What’s more, according to Velasco, Slavitt “is not your typical bureaucrat,” in that he came from the private sector. “I wonder if he’s intentionally being disruptive with his comments,” Velasco ponders. “Executives from the private sector will often hint at things vaguely and then get to more explicit announcements later on. He is challenging us, and this makes us want to pay attention to not just meaningful use, but what’s coming down the line. It’s an innovative approach by Slavitt to get our attention,” he says.
Ferdinand Velasco, M.D.
At the end of the day, Velasco agrees with Levinthal in that meaningful use is not going away. “This is not big news; CMS has been foreshadowing it for some time as part of the SGR [Sustainable Growth Rate] reform and passage of MACRA,” he says. “They want the healthcare industry to move towards alternative payment models. Part of that will be how we leverage technology to deliver value for our patients. Meaningful use will be part of this ongoing reform.”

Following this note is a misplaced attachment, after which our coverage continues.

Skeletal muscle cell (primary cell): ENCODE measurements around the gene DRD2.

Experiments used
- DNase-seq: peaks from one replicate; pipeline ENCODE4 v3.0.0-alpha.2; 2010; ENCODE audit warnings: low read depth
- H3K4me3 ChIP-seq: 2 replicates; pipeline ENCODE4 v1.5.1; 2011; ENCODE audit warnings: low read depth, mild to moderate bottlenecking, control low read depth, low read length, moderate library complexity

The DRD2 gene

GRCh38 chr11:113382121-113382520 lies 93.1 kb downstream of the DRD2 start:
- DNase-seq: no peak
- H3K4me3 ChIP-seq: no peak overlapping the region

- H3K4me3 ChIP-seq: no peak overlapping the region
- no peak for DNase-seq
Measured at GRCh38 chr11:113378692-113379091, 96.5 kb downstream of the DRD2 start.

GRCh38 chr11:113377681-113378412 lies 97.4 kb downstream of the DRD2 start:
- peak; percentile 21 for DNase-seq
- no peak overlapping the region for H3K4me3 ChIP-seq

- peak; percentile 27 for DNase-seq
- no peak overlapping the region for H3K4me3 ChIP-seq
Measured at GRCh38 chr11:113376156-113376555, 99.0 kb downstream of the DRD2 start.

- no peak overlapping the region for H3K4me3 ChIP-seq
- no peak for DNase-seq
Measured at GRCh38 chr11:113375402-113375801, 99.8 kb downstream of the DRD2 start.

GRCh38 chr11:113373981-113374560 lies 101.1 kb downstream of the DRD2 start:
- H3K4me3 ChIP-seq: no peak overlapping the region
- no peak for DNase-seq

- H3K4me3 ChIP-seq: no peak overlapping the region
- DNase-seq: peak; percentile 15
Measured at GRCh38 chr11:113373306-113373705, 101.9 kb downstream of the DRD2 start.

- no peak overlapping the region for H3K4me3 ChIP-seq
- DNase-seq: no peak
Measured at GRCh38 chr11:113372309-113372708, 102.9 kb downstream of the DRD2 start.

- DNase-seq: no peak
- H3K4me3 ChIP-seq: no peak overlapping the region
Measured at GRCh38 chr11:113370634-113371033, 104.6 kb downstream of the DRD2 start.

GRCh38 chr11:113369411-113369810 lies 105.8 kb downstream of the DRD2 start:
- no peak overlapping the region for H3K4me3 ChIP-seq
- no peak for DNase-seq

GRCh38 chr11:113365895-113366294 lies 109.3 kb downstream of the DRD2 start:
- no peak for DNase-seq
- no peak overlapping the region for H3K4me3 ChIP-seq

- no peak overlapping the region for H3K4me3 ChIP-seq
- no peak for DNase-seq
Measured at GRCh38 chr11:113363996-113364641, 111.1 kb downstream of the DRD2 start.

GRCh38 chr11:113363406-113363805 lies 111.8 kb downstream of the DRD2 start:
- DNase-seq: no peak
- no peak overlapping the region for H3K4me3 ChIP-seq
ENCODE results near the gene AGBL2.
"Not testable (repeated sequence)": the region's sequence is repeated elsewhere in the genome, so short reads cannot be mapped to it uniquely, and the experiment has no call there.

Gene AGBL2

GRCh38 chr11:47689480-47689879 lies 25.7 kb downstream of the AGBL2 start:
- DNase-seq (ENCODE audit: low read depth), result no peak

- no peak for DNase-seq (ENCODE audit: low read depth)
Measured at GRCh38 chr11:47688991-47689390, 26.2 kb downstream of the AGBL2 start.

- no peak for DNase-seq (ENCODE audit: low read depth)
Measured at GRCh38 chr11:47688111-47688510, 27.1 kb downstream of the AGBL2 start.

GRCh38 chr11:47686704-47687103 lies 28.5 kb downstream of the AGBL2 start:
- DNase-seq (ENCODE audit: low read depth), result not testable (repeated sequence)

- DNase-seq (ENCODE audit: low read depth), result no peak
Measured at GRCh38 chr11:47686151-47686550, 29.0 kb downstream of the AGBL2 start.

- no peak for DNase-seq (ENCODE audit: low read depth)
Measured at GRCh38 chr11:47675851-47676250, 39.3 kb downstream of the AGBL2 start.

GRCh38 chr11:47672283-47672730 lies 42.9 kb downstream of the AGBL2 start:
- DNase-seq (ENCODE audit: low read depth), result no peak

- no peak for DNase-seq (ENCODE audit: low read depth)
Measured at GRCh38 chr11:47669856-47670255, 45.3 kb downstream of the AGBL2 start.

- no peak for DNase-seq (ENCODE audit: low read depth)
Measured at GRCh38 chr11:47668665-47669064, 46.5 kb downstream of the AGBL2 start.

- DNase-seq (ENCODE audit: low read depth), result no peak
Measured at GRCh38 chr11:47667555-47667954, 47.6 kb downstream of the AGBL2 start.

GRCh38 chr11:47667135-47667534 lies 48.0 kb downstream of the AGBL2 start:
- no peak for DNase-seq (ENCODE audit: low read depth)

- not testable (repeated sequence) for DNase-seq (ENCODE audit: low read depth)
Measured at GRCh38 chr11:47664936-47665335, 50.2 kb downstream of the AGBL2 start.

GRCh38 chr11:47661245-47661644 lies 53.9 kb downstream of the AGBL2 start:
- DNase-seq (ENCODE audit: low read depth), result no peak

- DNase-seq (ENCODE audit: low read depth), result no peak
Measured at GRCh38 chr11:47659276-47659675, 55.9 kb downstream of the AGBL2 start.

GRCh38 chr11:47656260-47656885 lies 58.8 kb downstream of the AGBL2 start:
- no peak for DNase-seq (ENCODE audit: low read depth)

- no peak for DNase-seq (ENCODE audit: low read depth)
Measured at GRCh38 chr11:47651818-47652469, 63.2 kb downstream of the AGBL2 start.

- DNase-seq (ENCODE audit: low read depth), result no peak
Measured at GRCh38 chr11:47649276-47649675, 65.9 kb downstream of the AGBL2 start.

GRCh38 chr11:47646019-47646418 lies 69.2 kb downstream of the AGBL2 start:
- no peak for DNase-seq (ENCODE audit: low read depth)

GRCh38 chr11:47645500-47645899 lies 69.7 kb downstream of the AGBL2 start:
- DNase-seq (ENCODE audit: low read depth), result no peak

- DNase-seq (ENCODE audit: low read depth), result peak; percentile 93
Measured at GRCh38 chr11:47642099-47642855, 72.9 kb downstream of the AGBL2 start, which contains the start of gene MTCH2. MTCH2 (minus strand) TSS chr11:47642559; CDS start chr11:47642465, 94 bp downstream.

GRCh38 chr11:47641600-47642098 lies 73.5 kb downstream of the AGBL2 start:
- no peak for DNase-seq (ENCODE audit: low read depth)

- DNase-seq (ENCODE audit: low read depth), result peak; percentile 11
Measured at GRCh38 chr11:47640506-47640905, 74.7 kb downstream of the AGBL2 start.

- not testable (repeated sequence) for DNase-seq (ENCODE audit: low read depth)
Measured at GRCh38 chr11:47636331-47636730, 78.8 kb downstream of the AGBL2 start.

Another notable health IT leader who has been vocal with his thoughts on the meaningful use program is Marc Probst, CIO at the Salt Lake City, Utah-based Intermountain Healthcare. More than once in the last 18 months, Probst has said that “it’s time to declare victory and move on from meaningful use.” In an interview this week with HCI, Probst says it’s encouraging that CMS understands that there isn’t enough value coming from the program, but remains somewhat skeptical as to what will indeed come from Slavitt’s remarks. When asked if he needs to see more than just words coming from the agency, Probst says that “CMS has earned its stripes” in regards to the provider community needing to see more action from the feds.
Probst adds that when you look at the program’s origins, promises about doing certain things in relation to payments and penalties cannot be ignored, and that plans that are already in place for 2016 certainly won’t be affected. That being said, he applauds the idea that moving forward, meaningful use will be more about outcomes rather than usage of technology systems. “Hopefully now it’s not just about getting 60 percent of my people to use a portal. There is a big difference between using a portal and managing a chronic disease using a portal. That whole attitude makes a difference,” Probst says.